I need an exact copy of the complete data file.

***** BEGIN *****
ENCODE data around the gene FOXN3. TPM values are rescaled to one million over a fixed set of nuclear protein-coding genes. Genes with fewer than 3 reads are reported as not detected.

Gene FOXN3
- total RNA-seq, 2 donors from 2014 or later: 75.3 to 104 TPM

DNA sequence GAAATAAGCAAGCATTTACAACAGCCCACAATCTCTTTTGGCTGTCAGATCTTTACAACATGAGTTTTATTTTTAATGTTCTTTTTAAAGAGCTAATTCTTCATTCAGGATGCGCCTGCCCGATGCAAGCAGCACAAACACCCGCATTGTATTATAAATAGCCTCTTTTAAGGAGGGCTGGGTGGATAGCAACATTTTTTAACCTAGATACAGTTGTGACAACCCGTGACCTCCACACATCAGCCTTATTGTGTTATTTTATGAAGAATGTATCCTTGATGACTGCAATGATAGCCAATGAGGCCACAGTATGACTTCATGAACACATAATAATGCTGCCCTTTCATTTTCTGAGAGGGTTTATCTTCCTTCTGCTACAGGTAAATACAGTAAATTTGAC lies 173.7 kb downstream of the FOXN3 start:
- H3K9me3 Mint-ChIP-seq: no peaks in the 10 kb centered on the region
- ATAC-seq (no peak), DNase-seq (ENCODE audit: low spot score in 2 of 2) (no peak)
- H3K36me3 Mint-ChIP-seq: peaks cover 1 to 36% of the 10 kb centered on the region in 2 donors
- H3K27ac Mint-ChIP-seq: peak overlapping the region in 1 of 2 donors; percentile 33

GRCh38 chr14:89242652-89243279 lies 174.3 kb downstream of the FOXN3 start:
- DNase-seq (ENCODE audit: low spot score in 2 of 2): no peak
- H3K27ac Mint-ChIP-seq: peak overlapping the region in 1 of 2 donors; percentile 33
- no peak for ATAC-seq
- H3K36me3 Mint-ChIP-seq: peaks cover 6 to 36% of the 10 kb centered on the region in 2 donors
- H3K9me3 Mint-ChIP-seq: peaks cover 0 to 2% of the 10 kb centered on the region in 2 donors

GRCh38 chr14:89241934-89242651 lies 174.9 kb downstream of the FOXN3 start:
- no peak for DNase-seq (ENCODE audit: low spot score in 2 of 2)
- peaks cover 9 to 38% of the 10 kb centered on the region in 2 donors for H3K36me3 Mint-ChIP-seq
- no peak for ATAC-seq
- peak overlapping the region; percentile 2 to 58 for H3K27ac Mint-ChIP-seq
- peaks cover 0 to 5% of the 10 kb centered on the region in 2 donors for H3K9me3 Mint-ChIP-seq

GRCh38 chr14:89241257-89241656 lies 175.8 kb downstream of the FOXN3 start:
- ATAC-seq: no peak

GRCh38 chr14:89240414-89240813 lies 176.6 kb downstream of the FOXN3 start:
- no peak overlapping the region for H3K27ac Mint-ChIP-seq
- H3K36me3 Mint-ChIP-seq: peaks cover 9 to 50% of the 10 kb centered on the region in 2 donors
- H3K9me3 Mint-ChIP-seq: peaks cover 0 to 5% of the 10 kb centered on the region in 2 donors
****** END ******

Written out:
ENCODE data around the gene FOXN3. TPM values are rescaled to one million over a fixed set of nuclear protein-coding genes. Genes with fewer than 3 reads are reported as not detected.

Gene FOXN3
- total RNA-seq, 2 donors from 2014 or later: 75.3 to 104 TPM

DNA sequence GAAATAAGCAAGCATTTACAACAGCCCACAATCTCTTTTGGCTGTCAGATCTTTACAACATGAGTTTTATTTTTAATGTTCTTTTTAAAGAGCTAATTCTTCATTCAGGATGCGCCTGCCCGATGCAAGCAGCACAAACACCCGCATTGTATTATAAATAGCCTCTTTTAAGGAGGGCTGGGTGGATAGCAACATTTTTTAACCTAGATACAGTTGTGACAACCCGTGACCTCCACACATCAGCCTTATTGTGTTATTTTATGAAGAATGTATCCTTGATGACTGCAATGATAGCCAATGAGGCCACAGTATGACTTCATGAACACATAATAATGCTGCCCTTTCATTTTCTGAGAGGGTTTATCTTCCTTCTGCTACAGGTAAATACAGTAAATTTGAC lies 173.7 kb downstream of the FOXN3 start:
- H3K9me3 Mint-ChIP-seq: no peaks in the 10 kb centered on the region
- ATAC-seq (no peak), DNase-seq (ENCODE audit: low spot score in 2 of 2) (no peak)
- H3K36me3 Mint-ChIP-seq: peaks cover 1 to 36% of the 10 kb centered on the region in 2 donors
- H3K27ac Mint-ChIP-seq: peak overlapping the region in 1 of 2 donors; percentile 33

GRCh38 chr14:89242652-89243279 lies 174.3 kb downstream of the FOXN3 start:
- DNase-seq (ENCODE audit: low spot score in 2 of 2): no peak
- H3K27ac Mint-ChIP-seq: peak overlapping the region in 1 of 2 donors; percentile 33
- no peak for ATAC-seq
- H3K36me3 Mint-ChIP-seq: peaks cover 6 to 36% of the 10 kb centered on the region in 2 donors
- H3K9me3 Mint-ChIP-seq: peaks cover 0 to 2% of the 10 kb centered on the region in 2 donors

GRCh38 chr14:89241934-89242651 lies 174.9 kb downstream of the FOXN3 start:
- no peak for DNase-seq (ENCODE audit: low spot score in 2 of 2)
- peaks cover 9 to 38% of the 10 kb centered on the region in 2 donors for H3K36me3 Mint-ChIP-seq
- no peak for ATAC-seq
- peak overlapping the region; percentile 2 to 58 for H3K27ac Mint-ChIP-seq
- peaks cover 0 to 5% of the 10 kb centered on the region in 2 donors for H3K9me3 Mint-ChIP-seq

GRCh38 chr14:89241257-89241656 lies 175.8 kb downstream of the FOXN3 start:
- ATAC-seq: no peak

GRCh38 chr14:89240414-89240813 lies 176.6 kb downstream of the FOXN3 start:
- no peak overlapping the region for H3K27ac Mint-ChIP-seq
- H3K36me3 Mint-ChIP-seq: peaks cover 9 to 50% of the 10 kb centered on the region in 2 donors
- H3K9me3 Mint-ChIP-seq: peaks cover 0 to 5% of the 10 kb centered on the region in 2 donors